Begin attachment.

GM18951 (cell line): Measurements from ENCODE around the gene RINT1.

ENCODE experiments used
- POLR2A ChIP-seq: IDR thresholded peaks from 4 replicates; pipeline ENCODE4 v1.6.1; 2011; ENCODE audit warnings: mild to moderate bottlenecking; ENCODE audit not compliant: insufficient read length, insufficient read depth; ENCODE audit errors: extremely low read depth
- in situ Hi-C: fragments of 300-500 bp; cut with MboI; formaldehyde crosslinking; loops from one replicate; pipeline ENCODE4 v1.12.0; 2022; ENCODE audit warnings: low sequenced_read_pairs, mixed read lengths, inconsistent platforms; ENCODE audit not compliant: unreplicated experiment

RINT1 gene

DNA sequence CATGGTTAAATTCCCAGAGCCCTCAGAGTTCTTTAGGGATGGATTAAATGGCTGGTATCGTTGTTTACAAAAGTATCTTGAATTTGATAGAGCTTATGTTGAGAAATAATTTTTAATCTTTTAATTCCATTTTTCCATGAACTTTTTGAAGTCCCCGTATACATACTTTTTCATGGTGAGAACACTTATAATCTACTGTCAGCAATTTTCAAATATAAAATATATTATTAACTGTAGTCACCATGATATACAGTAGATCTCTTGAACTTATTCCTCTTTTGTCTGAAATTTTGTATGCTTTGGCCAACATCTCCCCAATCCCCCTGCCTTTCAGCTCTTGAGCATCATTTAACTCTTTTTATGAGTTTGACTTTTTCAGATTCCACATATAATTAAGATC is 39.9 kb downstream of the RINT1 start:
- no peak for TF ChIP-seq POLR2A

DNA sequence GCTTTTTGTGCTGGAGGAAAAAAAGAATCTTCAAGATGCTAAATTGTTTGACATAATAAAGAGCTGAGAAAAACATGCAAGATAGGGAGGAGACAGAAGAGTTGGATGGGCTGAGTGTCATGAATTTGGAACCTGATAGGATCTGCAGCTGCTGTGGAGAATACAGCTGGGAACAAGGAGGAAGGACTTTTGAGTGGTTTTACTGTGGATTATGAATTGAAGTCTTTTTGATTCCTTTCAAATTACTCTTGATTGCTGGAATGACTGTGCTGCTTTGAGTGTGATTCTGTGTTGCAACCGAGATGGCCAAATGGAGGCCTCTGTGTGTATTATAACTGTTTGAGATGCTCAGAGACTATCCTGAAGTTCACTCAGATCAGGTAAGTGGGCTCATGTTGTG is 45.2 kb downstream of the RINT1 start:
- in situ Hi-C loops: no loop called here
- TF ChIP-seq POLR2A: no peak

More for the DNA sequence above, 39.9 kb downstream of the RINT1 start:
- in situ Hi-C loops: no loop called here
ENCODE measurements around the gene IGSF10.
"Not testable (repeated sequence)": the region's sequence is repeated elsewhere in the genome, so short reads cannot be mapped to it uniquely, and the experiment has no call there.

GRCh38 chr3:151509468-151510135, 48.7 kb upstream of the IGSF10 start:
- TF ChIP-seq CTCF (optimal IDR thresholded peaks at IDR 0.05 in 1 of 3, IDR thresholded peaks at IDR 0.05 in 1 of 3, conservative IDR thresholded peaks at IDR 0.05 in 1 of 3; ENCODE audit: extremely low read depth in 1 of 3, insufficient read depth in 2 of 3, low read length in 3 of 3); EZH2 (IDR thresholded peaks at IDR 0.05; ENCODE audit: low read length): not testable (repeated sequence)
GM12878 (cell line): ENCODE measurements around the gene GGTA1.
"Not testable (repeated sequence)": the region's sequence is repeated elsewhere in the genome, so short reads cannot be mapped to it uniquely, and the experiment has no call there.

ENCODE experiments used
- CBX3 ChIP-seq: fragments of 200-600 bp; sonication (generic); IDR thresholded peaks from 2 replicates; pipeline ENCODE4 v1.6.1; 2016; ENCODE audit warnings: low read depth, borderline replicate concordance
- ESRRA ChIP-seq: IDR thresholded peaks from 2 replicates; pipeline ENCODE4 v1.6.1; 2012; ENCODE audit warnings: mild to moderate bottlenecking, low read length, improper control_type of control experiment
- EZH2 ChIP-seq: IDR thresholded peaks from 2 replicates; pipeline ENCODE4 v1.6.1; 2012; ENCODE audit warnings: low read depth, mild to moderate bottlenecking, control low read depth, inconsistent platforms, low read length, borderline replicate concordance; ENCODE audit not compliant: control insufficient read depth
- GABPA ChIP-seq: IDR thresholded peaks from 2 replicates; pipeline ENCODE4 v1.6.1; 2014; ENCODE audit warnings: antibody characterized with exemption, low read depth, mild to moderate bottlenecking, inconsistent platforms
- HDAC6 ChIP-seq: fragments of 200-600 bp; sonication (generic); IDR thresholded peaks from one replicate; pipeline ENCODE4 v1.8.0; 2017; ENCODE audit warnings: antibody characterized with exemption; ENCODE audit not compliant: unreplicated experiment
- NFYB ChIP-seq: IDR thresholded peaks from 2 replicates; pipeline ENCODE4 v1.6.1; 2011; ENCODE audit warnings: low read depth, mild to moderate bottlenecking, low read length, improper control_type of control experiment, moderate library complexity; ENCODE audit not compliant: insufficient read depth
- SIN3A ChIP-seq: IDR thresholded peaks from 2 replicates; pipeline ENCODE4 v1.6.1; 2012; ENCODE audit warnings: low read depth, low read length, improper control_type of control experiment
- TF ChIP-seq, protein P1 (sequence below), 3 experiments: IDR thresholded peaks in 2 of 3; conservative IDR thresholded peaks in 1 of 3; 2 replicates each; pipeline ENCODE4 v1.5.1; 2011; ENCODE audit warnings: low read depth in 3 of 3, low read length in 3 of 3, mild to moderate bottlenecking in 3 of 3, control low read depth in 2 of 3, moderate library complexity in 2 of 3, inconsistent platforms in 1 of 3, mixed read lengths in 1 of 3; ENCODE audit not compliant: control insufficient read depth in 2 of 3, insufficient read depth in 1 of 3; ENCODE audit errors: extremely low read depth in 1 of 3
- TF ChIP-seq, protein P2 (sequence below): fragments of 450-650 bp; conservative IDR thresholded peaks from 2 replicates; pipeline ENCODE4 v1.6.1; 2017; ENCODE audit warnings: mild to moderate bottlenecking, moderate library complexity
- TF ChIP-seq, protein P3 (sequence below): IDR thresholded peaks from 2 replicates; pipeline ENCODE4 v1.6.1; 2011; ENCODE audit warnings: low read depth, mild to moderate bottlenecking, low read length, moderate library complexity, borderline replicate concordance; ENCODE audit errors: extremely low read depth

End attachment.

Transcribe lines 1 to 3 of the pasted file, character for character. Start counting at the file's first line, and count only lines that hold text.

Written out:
GM18951 (cell line): Measurements from ENCODE around the gene RINT1.

ENCODE experiments used
- POLR2A ChIP-seq: IDR thresholded peaks from 4 replicates; pipeline ENCODE4 v1.6.1; 2011; ENCODE audit warnings: mild to moderate bottlenecking; ENCODE audit not compliant: insufficient read length, insufficient read depth; ENCODE audit errors: extremely low read depth